Zimbabwe, which embarked on the land redistribution programme during the turn of the twenty-first century triggered bilateral disagreement with her former coloniser Britain.
The British government under the leadership of Tony Blair, the then Labour party leader, mobilised the Western world to impose economic sanctions on the country claiming citing cooked up reasons of human rights abuse and governance issues.
Britain was able to mobilise the European Union (EU) to impose economic sanctions on the country although technically they were said to be targeted at the top Zanu PF leadership.
The United States of America came up with two Acts which made sure Zimbabwe was put under sanctions.
Alleged failure by Zimbabwean government to observe human rights issues and alleged maladministration in governance issues were just excuses by the British government to impose the sanctions.
The real issues were that the British government and her allies were against the land reform programme which the country embarked on.
Actually, the land reform was meant to correct the land imbalances that were created by Britain during the colonial era.
The African Growth and Opportunities Act (AGOA) of 2000 was enacted by the George W Bush government in the USA to exclude Zimbabwe from trading with the American government.
In 2001, the Zimbabwe Democracy and Economic Recovery Act (ZIDERA) was put in place to make sure all American financial institutions and those aligned to the American government won`t release any financial assistance to Zimbabwe.
Following enactment of ZIDERA, Zimbabwe’s access to international credit markets was blocked.
The country was then forced to virtually operate on hand to mouth, and a significant build-up of external debt arrears became visible and a menace to the country.
This unfavourable development worsened the country’s credit worthiness as its international financial risk profile became obvious.
As it became apparent that the country`s financial profile was now fragile, external financiers and grant offers withheld their financial assistance to the country.
As such, Zimbabwe felt the drying up of her traditional sources of external finance from the International Financial Institutions (IFIs).
The country then failed to receive financial support from the African Development Bank, the International Monetary Fund (IMF) and the World Bank (WB) once sanctions became effective.
In essence, the IFIs stopped their support to Zimbabwe by instituting a number of suspensions on Balance of Payment support, technical assistance, voting and related rights by the IMF, and declaration of illegibility to access fund resources.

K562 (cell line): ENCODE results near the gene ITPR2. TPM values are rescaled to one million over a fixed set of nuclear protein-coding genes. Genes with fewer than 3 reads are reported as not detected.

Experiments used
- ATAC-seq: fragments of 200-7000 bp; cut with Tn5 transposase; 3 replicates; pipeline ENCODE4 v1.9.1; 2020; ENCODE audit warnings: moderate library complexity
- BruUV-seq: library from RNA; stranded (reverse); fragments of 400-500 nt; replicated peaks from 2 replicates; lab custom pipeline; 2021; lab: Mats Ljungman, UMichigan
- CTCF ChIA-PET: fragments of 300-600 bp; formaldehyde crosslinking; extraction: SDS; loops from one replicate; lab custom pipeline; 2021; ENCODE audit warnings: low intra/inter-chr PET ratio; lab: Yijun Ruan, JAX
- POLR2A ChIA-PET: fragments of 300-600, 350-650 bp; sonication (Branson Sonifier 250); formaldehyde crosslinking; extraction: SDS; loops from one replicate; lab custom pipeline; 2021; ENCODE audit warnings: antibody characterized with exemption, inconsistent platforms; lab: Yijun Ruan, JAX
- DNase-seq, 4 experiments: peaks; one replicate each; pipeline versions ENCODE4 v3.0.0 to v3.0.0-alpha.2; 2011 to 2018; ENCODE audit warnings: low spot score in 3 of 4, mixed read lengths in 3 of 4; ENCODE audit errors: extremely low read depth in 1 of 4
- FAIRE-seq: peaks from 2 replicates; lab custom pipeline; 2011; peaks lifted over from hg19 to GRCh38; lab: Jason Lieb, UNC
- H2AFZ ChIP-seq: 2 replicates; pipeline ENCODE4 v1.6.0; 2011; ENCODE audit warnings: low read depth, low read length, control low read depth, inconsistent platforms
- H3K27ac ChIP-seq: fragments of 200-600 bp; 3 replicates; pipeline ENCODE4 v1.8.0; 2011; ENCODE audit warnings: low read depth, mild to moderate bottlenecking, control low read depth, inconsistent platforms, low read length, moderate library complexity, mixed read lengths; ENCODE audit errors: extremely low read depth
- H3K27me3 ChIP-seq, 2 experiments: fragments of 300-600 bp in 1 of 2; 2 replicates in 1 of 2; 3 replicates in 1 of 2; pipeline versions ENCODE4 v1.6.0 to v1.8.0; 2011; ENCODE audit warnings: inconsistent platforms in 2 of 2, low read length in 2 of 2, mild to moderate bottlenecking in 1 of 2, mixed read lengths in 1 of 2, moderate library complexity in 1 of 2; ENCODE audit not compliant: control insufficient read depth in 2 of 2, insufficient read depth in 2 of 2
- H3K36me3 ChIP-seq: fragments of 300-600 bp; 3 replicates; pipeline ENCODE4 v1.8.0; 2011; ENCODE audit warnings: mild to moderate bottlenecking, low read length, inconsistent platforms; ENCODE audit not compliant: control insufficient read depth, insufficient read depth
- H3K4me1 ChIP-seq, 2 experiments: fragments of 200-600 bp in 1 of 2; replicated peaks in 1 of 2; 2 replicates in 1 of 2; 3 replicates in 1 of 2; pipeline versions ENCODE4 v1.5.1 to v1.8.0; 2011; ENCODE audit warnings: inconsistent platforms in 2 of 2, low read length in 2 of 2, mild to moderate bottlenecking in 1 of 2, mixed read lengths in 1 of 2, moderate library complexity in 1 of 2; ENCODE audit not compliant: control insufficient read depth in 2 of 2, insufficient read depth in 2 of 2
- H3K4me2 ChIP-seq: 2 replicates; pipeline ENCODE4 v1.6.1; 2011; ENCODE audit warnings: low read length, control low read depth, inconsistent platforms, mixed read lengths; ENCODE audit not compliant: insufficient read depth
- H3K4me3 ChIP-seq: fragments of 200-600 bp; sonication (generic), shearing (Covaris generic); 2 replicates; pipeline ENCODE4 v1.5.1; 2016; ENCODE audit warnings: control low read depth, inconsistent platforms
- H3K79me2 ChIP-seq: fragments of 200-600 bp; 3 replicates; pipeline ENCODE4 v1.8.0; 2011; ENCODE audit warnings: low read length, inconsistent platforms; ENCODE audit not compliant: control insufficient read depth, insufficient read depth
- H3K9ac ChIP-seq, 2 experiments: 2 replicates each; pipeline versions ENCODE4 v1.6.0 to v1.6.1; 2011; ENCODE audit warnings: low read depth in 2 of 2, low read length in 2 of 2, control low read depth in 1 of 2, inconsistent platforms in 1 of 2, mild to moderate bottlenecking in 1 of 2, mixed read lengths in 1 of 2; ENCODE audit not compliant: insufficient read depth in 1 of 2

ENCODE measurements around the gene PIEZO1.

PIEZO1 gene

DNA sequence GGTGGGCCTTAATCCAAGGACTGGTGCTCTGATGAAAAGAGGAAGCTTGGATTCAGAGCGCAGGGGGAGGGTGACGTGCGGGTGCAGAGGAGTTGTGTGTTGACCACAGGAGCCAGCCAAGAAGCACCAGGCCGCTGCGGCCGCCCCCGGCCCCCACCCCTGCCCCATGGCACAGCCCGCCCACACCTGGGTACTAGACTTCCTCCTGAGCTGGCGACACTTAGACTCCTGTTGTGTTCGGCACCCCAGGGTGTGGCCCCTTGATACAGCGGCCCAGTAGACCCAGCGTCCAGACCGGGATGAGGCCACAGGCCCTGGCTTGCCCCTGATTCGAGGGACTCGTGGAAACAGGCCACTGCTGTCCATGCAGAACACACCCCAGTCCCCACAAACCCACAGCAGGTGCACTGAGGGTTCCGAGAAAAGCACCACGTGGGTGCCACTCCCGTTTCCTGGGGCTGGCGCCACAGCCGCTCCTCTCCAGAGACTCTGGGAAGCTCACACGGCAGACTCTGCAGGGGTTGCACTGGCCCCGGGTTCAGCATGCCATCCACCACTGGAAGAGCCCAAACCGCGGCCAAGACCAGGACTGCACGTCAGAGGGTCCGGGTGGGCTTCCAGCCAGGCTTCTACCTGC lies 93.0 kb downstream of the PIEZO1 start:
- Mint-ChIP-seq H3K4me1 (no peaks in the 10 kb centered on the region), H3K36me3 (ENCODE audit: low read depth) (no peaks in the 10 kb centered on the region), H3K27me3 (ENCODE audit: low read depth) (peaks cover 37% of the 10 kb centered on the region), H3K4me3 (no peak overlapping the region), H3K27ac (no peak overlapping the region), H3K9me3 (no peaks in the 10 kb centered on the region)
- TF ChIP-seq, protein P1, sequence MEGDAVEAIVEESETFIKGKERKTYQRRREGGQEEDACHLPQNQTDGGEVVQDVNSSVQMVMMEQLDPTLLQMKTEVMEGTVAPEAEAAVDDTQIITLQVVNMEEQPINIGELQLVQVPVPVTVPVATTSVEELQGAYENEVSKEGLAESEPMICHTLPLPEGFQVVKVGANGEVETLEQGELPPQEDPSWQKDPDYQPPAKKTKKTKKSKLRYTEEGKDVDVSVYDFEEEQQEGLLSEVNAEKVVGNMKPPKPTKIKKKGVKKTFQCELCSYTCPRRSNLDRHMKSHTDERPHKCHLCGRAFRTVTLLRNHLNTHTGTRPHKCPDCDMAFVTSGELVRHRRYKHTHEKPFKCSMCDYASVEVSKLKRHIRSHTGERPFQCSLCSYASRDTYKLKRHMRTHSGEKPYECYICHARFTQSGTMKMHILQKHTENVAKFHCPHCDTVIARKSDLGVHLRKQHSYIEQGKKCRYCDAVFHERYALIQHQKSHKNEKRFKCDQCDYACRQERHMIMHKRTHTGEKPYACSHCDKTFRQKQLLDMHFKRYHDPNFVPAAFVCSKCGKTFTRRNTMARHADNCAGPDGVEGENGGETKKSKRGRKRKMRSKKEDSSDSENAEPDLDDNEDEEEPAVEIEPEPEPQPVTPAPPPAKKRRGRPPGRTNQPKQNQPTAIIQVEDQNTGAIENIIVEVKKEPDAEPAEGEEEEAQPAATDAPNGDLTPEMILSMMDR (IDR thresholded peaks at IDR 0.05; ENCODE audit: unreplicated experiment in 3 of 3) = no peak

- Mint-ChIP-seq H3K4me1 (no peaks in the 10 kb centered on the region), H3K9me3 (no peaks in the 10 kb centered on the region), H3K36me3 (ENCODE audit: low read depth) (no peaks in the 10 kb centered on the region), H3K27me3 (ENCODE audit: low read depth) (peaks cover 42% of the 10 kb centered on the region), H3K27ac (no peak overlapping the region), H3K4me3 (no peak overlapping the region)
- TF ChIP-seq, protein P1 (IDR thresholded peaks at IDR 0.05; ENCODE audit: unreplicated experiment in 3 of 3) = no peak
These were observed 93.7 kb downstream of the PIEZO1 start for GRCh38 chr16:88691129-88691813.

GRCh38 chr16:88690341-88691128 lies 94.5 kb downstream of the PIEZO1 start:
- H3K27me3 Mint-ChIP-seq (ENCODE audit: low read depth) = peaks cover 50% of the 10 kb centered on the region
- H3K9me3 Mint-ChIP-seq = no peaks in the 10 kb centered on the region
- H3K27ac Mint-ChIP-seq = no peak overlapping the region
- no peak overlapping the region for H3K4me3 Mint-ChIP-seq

All those measures by the IFIs to Zimbabwe meant the country had to struggle to make ends meet.
With no financial inflows to the country, Zimbabwe failed to honour its financial obligations to the IMF and World Bank (although the IMF debt is now cleared).
For that reason, the Bretton Woods Institutions suspended Balance of Payment support and technical assistance to the country.
Consequently, the country’s external payment arrears continually increased from about US$109 million in 2000 to US$5.4 billion in 2017.
The arrears have been rising, now at around 70 percent of the total external debt.
Currently, Zimbabwe is saddled with about US$10.5 billion of debt owed to international financial institutions including the Paris Club, African Development Bank and the World Bank, which has effectively cut it off from multilateral lenders. Regrettably, the lending programme from the World Bank is inactive due to accumulated arrears and sanctions.
With effect from October 2000, the World Bank placed all its International Bank of Reconstruction and Development loans and International Development Association credits to, or guaranteed by Zimbabwe in non-accrual status, resulting in the country being unable to access any loan.
The combined effects of the arrears situation and sanctions have resulted in Zimbabwean companies finding it extremely difficult to access offshore lending, thus, crippling their operations. In the pre-sanctions era, loan inflows to Zimbabwean companies increased from US$134 million in 1980 to US$480 million in the 1990s but fell significantly to an average of US$80 million between 2000 and 2008.
Currently, where the private sector manages to secure offshore financing, it is usually at punitive and exorbitant interest rates.
Moreover, Zimbabwean importers are asked to pay cash upfront, resulting in a significant squeeze on private sector cash flows.
Using cash upfront instead of loans makes companies struggle as some used to get credits then repair after making profits.
So sanctions have destroyed all those privileges on Zimbabwean companies.
This has led to bigger challenges, including under capacity utilization of Zimbabwean companies. Due to declining external budgetary support, Zimbabwe’s budget deficit has largely been financed from domestic borrowing which has triggered high inflation.
With Zimbabwe reeling under sanctions for over two decades, inflation rose, leading to companies closing and some losing employment.
This has forced some Zimbabweans to travel to other countries, especially those in the region. This led to those other countries to accommodate the Zimbabweans, although some of the citizens of those countries end up mistreating the Zimbabweans.
So, the call by different leaders in Africa and outside for sanctions to be removed needs to be taken seriously. Zimbabweans have witnessed their joy and prosperity eroded as they have not been in any stable situation since the turn of the twenty-first century because of the illegal sanctions.
Removal of the illegal sanctions imposed on the country by westerners would bring hope of joy and prosperity to Zimbabweans.